This subservience of improvisation to standardization explains two main socio-psychological qualities of popular music. One is the fact that the detail remains openly connected with the underlying scheme so that the listener always feels on safe ground. The choice in individual alterations is so small that the perpetual recurrence of the same variations is a reassuring signpost of the identical behind them. The other is the function of "substitution"--the improvisatory features forbid their being grasped as musical events inthemselves. They can be received only as embellishments. It is a well-known fact that in daring jazz arrangements worried notes, dirty notes, in other words, false notes, play a conspicuous role. They are apperceived as exciting stimuli only because they are corrected by the ear to the right note. This, however, is only an extreme instance of what happens less conspicuously in all individualization in popular music. Any harmonic boldness, any chord which does not fall strictly within the simplest harmonic scheme demands being apperceived as "false," that is, as a stimulus which carries with it the unambiguous prescription to substitute for it the right detail, or rather the naked scheme. Understanding popular music means obeying such commands for listening. Popular music commands its own listening habits.
 There is another type of individualization claimed in terms of kinds of popular music and differences in name bands. The types of popular music are carefully differentiated in production. The listener is presumed to be able to choose between them. The most widely recognized differentiations are those between swing and sweet and such name bands as Benny Goodman and Guy Lombardo. The listener is quickly able to distinguish the types of music and even the performing band, this in spite of the fundamental identity of the material and the great similarity of the presentations apart from their emphasized distinguishing trademarks. This labeling technique, as regards type of music and band, is pseudo-individualization, but of a sociological kind outside the realm of strict musical technology. It provides trademarks of identification for differentiating between the actually undifferentiated.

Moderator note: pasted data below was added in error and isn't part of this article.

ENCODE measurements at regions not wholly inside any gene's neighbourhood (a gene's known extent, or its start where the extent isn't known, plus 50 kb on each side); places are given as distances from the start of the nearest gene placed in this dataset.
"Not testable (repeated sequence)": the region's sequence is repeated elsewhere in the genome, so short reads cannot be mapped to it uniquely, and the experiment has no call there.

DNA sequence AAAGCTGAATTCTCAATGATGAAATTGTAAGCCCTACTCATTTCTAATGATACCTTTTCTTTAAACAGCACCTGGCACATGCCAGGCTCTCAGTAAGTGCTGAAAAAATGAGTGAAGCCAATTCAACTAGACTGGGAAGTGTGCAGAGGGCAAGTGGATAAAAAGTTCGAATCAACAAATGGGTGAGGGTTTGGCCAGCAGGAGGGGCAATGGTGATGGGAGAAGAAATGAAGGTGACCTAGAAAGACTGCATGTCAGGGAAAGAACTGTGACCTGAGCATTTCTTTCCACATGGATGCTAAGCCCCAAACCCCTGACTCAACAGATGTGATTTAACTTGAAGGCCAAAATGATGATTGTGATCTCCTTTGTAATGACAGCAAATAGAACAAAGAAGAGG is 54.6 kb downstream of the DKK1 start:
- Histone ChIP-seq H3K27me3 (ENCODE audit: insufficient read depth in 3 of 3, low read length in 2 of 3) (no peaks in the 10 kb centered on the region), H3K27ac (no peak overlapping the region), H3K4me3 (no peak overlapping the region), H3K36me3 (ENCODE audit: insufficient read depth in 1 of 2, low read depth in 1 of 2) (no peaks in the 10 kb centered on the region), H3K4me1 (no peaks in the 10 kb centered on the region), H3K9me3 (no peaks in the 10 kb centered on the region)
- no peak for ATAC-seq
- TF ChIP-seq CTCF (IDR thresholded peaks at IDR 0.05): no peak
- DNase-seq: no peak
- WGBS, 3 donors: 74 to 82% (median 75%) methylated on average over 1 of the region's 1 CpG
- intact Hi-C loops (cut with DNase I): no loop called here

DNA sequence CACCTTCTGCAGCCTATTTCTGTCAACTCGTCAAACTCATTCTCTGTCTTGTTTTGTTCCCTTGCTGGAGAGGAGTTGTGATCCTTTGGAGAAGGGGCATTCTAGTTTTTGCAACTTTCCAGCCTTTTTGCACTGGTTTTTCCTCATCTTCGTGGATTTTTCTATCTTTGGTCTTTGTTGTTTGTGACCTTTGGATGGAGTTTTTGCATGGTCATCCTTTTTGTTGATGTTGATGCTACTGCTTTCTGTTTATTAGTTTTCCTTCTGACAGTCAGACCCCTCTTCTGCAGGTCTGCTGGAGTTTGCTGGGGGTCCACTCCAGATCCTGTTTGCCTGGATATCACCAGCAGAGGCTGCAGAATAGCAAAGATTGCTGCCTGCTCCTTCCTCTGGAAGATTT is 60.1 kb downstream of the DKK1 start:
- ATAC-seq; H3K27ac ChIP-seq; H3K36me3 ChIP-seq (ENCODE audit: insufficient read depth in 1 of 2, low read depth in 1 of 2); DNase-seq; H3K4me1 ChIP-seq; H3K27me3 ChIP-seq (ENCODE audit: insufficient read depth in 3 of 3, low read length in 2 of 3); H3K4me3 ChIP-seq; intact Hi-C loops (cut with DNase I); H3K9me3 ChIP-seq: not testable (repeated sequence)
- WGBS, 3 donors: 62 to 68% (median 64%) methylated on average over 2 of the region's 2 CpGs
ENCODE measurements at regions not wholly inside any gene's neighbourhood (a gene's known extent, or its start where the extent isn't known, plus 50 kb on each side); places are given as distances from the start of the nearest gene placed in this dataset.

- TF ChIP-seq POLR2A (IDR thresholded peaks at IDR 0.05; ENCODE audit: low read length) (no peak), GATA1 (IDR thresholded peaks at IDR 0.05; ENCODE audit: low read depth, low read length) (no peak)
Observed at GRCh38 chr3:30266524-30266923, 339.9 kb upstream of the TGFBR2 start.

Popular music becomes a multiple-choice questionnaire. There are two main types and their derivatives from which to choose. The listener is encouraged by the inexorable presence of these types psychologically to cross out what he dislikes and check what he likes. The limitation inherent in this choice and the clear-cut alternative it entails provoke like-dislike patterns of behavior. This mechanical dichotomy breaks down indifference it is imperative to fdvor sweet or swing if one wishes to continue to listen to popular music.